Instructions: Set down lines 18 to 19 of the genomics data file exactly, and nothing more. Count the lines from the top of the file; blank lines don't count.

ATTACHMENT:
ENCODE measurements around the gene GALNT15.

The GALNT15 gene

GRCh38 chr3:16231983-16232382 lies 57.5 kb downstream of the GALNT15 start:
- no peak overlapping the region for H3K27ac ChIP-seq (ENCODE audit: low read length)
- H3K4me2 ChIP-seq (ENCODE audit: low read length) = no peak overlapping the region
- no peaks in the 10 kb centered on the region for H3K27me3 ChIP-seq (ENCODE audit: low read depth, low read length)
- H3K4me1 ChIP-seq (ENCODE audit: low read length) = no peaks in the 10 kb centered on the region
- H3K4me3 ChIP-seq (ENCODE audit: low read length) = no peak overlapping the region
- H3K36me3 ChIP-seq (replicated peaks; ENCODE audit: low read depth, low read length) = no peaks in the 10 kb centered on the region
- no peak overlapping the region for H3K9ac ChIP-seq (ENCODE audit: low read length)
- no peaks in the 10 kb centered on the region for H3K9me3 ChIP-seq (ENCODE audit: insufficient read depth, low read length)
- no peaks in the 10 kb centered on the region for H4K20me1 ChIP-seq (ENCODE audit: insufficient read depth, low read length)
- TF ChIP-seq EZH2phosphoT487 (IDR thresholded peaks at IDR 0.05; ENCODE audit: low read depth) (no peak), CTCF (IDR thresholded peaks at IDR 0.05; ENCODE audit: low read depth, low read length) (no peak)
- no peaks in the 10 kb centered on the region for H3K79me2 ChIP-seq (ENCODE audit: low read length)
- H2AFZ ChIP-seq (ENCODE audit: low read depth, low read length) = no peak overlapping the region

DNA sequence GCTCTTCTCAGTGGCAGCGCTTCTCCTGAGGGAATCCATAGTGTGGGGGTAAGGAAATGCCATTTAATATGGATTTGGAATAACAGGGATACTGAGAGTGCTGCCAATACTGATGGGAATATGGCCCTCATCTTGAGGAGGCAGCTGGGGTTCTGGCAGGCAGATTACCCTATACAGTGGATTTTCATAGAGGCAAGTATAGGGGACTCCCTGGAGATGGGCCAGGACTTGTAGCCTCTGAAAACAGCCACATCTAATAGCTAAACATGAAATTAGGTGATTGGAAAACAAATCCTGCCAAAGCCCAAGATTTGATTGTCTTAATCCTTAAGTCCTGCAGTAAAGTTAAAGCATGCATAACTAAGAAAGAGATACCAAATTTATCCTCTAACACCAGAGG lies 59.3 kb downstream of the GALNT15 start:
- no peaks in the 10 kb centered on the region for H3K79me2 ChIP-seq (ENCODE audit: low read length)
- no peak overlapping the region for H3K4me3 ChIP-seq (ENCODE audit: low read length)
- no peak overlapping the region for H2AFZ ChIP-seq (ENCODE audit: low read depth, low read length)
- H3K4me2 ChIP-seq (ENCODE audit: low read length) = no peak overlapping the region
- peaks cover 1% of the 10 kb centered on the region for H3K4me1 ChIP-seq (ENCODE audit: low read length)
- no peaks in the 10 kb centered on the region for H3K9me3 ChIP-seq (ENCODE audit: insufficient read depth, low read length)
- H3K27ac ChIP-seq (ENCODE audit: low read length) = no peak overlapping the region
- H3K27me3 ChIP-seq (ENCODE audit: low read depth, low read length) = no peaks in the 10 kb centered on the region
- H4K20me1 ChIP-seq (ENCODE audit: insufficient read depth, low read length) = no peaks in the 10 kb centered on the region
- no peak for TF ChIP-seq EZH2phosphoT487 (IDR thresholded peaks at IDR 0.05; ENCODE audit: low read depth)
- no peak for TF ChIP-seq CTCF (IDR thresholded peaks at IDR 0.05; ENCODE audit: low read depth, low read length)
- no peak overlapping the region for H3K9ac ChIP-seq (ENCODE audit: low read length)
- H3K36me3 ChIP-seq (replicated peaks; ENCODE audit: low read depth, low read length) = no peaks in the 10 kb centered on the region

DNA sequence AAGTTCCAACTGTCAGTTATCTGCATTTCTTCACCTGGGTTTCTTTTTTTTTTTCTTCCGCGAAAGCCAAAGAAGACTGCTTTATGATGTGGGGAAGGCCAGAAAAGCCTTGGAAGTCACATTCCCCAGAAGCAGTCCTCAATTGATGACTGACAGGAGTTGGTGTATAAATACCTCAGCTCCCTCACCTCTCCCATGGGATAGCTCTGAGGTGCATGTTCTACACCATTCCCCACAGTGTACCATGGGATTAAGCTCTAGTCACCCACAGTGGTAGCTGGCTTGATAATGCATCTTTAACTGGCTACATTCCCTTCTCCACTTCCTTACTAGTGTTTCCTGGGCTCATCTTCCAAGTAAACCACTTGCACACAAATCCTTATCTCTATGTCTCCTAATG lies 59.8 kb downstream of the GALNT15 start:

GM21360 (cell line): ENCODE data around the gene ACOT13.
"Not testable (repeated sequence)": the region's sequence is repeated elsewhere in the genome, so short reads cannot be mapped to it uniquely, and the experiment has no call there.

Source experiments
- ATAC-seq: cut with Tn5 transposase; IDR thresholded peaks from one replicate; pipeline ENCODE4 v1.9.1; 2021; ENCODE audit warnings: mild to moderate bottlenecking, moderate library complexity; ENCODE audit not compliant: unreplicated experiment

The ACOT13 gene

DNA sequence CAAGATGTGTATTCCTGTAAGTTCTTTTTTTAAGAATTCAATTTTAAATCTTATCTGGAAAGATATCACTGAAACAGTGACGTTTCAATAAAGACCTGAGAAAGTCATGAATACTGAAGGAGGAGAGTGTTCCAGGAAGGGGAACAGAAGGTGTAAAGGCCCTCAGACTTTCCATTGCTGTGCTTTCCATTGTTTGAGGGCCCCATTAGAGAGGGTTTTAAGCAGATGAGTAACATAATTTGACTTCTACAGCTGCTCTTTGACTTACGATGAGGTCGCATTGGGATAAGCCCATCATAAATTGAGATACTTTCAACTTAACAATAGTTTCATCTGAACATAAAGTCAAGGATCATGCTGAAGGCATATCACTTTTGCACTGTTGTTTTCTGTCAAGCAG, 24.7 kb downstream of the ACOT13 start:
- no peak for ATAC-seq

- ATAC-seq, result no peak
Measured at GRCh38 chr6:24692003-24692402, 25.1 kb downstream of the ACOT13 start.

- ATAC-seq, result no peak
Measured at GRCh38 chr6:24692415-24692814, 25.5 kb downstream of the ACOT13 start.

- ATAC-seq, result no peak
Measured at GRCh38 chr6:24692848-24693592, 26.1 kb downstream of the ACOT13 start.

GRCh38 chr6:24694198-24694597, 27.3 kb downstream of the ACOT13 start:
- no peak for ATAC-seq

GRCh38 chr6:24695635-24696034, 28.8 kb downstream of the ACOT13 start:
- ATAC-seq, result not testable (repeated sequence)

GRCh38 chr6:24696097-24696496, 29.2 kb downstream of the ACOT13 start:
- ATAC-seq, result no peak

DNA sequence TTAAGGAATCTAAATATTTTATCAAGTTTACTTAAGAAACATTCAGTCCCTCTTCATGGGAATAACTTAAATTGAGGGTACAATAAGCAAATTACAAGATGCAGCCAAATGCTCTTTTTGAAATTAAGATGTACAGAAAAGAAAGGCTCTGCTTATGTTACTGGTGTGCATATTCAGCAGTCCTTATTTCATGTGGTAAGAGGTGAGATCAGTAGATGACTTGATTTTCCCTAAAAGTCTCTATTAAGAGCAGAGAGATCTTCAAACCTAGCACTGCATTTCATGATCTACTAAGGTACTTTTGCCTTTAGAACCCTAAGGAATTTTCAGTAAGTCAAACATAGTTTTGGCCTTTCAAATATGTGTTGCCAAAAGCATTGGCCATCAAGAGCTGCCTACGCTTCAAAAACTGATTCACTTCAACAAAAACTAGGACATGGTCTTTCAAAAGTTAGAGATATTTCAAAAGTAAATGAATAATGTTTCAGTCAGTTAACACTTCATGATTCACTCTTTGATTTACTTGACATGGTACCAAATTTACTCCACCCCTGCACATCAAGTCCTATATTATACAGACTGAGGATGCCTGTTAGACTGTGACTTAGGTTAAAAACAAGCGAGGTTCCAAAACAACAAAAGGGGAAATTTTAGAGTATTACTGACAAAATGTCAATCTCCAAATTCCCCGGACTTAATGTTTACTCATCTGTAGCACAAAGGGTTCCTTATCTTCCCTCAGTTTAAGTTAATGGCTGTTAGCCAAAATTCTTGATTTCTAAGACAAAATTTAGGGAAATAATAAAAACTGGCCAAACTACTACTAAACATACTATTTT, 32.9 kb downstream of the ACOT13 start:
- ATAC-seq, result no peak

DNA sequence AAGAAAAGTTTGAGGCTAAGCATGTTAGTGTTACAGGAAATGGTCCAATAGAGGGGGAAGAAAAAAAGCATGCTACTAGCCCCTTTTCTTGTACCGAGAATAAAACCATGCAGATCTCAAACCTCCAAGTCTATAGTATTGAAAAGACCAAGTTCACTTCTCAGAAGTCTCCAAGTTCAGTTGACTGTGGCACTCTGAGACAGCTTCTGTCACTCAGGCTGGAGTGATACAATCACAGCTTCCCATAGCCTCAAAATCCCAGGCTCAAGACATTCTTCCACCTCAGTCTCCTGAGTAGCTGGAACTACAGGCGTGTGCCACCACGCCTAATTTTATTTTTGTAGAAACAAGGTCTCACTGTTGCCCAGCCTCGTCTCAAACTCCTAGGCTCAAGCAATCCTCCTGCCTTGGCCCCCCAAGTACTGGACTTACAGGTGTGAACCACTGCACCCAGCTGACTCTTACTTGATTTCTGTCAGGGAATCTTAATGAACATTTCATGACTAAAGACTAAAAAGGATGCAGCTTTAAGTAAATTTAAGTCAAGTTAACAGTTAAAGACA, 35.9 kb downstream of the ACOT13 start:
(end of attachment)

- no peak overlapping the region for H3K4me3 ChIP-seq (ENCODE audit: low read length)
- no peak overlapping the region for H2AFZ ChIP-seq (ENCODE audit: low read depth, low read length)